“Just Kidding — I Was Fired Today.”
If you’ve been a member of the working class for any significant amount of time, it’s likely you’ve been canned, fired, let go or just plain shoved out the door. If the situation was bad enough (and it probably was if you were given the proverbial pink slip), you probably had a few choice words for your coworkers and management team; something along the lines of “I’ll see you all in hell!”
Andrew Mason, now former CEO of Groupon, was recently afforded that opportunity, and while he opted to leave his bridges intact, he did set the bar pretty high for all others who may be asked to step down from their positions.
“People of Groupon, after four and a half intense and wonderful years as CEO of Groupon, I’ve decided that I’d like to spend more time with my family. Just kidding – I was fired today. If you’re wondering why… you haven’t been paying attention.”
This is just the beginning of his letter, and it more than sets the tone for the rest of his parting words. Mason not only mentions spending his time looking for a “a good fat camp to lose my Groupon 40,” (which I can only assume is the weight put on dining out for every meal via Groupon coupons) he also references the once popular Nintendo video game franchise “Battletoads.”
(We get it, startups. You’re children of the 90s. Stop referencing the video games of your youth and lamenting your lost Giga Pets. We get it already.)
Though he left amicably enough, there was little question that firing him was the right thing to do.
Once voted one of the “Most Innovative Companies” by Fast Company, Groupon started off as another startup success story. Mason — a Midwestern kid with a musk degree and little to no business experience — had once been seen as the Savior of Small Business. His company gave Ma and Pop shops hope that customers were still interested in their services, so long as the prices were right. When the company went public in late 2011, Groupon had raised $700 million, the largest IPO of an American Internet company since Google, at the time. Facebook would best them a year later.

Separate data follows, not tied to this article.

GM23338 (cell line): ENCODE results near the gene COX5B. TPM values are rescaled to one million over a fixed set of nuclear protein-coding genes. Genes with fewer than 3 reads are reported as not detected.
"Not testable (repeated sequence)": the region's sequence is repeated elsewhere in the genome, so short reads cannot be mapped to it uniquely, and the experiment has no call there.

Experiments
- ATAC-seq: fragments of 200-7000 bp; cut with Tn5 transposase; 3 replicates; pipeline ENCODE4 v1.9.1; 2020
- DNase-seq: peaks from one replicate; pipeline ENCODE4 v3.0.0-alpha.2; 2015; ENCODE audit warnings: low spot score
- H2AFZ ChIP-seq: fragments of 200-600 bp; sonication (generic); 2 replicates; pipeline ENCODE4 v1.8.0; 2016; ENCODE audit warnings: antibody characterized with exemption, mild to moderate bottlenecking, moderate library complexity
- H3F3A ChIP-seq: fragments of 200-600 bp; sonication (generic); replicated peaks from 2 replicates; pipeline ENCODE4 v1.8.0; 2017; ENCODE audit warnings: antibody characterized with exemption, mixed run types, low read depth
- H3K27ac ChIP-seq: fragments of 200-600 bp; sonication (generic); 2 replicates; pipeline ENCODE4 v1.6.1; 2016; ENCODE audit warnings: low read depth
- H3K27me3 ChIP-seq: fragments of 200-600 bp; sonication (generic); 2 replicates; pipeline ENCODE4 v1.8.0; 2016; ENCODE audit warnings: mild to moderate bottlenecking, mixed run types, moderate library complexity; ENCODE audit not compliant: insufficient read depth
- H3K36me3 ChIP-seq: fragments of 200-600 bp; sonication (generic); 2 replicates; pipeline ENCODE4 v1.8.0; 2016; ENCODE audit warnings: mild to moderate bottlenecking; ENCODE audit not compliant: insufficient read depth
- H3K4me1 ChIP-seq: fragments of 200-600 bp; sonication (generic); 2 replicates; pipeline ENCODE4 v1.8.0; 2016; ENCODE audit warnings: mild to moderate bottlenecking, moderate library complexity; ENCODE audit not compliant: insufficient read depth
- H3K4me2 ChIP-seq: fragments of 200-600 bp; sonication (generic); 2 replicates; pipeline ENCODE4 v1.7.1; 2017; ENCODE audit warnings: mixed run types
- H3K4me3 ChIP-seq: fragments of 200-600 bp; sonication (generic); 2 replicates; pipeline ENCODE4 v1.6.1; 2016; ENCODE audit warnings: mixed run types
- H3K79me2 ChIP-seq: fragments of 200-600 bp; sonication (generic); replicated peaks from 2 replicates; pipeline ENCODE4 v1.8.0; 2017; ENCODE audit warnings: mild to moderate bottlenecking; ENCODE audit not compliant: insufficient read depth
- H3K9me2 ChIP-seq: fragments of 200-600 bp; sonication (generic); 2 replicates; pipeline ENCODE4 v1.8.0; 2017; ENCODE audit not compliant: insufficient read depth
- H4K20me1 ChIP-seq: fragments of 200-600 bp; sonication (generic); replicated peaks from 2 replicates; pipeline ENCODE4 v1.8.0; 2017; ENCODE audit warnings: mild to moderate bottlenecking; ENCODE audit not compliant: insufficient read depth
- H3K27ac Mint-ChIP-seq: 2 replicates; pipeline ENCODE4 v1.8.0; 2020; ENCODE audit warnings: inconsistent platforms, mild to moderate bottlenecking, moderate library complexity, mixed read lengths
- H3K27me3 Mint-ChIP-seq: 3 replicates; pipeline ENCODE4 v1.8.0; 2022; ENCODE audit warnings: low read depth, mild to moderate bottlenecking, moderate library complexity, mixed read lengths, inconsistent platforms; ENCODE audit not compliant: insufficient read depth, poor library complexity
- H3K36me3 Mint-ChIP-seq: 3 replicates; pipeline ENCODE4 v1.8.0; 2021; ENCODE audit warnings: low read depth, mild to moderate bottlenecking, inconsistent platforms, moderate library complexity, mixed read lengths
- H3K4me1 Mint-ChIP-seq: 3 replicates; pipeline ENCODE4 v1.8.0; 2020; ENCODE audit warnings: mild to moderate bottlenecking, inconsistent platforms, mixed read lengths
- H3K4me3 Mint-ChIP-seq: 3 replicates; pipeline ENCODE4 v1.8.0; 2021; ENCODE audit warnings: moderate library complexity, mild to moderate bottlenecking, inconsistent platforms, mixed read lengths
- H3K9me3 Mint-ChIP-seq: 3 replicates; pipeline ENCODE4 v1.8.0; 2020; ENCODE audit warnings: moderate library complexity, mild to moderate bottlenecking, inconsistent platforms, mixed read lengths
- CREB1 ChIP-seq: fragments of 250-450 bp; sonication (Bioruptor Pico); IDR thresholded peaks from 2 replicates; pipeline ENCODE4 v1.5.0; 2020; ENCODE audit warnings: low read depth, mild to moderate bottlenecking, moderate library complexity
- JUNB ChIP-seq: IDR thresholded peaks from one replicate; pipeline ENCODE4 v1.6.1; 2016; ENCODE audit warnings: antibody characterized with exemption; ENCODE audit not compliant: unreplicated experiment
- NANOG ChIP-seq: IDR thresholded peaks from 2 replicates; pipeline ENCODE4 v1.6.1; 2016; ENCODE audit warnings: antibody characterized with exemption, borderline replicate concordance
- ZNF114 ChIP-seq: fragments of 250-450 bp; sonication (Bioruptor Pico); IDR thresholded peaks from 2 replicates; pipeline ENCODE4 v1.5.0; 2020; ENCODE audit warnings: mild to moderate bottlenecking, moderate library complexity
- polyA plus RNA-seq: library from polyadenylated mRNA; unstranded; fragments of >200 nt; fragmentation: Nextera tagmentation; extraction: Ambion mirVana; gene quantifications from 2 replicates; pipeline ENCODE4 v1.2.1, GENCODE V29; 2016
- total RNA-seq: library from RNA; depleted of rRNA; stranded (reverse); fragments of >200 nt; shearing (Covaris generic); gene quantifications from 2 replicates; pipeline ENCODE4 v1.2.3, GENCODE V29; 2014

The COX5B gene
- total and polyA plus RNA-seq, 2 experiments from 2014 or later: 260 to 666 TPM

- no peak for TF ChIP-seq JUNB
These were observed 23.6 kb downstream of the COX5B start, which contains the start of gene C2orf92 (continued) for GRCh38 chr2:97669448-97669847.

In the nearly 16 months since their huge IPO, shares of Groupon stock have plummeted, dropping as much as 80 percent this year alone.
Analysts and business professors are now chalking up the entire story to a case of a company simply outgrowing the capabilities of their founding CEO.
“It’s an oft-told, oft-expected story that the genius entrepreneur steps aside when he or she succeeds at building a company big enough to need an experienced CEO,” said Erik Gordon, a clinical assistant professor at the University of Michigan Ross School of Business, speaking to Bloomberg.
“The Google guys did it, and the results were spectacular.”
Mason blames himself for the decline of his company, saying, “I let a lack of data override my intuition on what’s best for our customers.”
“For those who are concerned about me, please don’t be – I love Groupon, and I’m terribly proud of what we’ve created. I’m OK with having failed at this part of the journey. If Groupon was Battletoads, it would be like I made it all the way to the Terra Tubes without dying on my first ever play through. I am so lucky to have had the opportunity to take the company this far with all of you,” wrote Mason, closing out his letter to his former employees.
It may not be the same glorious “eft off” we all dream of, but perhaps we can think of his departure as the kinder version of former JetBlue attendant Steven Slater’ departure.
Image Credit: Photos.com